Clerodendrum trichotomum is the only species of this tropical genus to survive in Niagara. There are several growing at the Niagara Parks in Niagara Falls and some winters these behave as die-back shrubs, with new shoots coming from the roots and in milder winters they produce new buds from the old wood. Either way they produce interesting flowers in summer (top) which give way to fruit in fall (bottom). This is the first winter for the one in the garden.

Another flowering plant that is experiencing its first Niagara winter is Gardenia Kleims hardy pictured last summer and below a few weeks ago. So far it's holding up well to the cold under a layer of snow. But winter is not over yet so time will tell.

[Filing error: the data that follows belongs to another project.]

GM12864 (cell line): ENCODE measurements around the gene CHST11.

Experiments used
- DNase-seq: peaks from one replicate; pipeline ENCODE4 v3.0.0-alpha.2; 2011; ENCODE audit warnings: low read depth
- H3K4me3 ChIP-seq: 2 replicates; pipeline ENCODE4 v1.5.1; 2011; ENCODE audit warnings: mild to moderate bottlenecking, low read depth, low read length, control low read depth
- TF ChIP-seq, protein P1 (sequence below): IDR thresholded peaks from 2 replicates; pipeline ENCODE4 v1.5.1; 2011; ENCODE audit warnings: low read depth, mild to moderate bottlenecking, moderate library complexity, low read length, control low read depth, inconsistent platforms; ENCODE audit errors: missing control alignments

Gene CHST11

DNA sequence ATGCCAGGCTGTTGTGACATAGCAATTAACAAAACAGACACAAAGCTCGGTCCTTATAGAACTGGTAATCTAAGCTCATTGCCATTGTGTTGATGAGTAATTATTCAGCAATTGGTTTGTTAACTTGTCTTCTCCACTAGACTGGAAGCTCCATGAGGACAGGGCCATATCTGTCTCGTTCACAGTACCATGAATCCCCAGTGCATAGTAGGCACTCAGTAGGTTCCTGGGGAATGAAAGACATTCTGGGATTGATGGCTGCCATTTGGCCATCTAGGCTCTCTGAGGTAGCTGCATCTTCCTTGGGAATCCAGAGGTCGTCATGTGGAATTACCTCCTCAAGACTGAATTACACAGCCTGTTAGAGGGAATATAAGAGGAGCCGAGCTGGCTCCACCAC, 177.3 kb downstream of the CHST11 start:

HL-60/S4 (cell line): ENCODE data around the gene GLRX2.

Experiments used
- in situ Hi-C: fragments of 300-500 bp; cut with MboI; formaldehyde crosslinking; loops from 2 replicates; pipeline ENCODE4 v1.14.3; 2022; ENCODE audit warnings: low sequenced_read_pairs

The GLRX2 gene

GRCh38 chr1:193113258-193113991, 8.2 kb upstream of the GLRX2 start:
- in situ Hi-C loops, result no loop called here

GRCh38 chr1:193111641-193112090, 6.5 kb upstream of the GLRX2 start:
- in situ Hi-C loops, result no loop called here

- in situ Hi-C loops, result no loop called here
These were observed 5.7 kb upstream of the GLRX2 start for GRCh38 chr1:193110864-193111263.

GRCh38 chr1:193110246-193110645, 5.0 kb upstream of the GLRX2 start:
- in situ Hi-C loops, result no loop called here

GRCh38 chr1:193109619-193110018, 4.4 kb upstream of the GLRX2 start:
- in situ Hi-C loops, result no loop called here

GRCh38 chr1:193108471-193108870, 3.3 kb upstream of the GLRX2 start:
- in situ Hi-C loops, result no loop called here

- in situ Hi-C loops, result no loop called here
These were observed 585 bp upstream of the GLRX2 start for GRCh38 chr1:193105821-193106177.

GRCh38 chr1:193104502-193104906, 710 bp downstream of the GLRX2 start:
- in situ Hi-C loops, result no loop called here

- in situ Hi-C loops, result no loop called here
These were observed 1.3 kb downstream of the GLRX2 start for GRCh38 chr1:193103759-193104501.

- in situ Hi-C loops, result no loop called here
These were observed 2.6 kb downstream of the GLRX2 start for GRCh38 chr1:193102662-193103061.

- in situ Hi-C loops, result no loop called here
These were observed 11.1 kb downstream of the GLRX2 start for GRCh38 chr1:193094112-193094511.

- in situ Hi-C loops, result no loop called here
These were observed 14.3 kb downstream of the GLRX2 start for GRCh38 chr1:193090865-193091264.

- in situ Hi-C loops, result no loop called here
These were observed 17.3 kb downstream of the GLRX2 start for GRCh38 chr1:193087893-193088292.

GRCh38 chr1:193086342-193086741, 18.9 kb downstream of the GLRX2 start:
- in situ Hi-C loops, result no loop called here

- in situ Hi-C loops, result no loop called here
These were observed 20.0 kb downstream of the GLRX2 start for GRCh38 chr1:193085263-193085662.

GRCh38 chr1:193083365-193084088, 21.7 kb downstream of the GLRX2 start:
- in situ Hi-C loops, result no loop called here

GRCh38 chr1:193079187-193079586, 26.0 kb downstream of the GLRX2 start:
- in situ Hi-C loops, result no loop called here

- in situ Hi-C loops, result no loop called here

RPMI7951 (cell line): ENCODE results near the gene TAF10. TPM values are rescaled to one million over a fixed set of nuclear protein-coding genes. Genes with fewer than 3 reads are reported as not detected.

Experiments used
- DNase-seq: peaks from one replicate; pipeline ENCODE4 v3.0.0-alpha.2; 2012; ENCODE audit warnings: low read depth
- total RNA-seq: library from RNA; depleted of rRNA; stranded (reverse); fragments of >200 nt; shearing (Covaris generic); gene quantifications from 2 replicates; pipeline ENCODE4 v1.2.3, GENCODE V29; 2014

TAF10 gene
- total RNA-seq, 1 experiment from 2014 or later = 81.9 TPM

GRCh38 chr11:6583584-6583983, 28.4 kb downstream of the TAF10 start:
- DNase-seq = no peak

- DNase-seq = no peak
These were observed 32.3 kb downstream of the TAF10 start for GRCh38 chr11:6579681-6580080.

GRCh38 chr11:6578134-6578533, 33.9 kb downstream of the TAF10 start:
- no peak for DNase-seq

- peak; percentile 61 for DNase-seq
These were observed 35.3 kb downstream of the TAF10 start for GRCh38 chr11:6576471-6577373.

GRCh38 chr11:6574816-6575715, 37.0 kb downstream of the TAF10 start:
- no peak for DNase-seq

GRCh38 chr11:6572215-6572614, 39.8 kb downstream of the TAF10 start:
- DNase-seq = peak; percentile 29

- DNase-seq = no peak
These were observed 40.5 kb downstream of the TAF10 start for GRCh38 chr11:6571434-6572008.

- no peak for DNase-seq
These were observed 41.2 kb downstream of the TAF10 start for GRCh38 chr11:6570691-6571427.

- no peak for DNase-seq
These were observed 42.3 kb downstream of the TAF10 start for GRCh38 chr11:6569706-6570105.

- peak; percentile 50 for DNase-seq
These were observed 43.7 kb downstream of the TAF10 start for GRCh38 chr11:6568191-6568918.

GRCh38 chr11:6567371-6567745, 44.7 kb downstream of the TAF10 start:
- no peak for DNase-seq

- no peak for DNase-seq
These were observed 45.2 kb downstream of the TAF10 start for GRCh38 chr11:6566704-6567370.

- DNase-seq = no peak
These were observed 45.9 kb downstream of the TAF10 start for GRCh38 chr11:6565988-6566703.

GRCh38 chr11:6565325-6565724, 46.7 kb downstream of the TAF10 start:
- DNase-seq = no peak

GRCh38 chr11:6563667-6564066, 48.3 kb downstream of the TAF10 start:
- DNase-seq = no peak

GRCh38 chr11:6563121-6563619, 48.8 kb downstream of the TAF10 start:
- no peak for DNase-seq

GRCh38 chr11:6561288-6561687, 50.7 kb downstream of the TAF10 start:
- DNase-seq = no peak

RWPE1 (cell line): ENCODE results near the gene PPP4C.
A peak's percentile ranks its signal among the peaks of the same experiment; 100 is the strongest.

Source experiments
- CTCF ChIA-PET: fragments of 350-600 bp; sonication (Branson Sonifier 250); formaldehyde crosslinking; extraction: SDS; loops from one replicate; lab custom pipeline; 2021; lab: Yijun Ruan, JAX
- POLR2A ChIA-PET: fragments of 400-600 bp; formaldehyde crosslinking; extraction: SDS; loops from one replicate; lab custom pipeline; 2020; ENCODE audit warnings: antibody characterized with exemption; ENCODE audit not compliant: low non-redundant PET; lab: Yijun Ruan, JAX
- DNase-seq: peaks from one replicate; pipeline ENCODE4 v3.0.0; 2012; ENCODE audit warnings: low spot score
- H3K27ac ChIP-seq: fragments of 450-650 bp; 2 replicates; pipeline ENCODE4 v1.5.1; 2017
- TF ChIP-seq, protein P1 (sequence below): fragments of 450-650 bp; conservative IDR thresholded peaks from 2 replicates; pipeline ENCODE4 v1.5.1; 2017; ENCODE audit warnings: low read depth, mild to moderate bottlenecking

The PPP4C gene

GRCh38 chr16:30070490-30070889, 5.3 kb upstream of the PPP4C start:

The name alone tends to frighten some people because bamboo has a reputation for being aggresive. Some types like Phyllostachys are indeed aggresive spreaders, but these can be managed with barriers or by pulling back new shoots in spring. Other types like Fargesia are well behaved clump forming plants. Either way they add a touch of the exotic to the Canadian landscape. Until a few years ago bamboos were difficult to find. But growers are suddenly producing lots of them and these are available at most garden shops. The trouble is they are young plants that will take some years to reach landscape size. If possible try to find field dug specimens that will add to your landscape instantly. A field dug Fargesia in my garden produced enough stems in four years to make four new clumps. I am also trying Fargesia robusta which is supposed to grow up to ten feet here, but it is still a young plant and nowhere near that size. I have noticed however that its foliage (bottom) stands up much better to frost than the other Fargesia.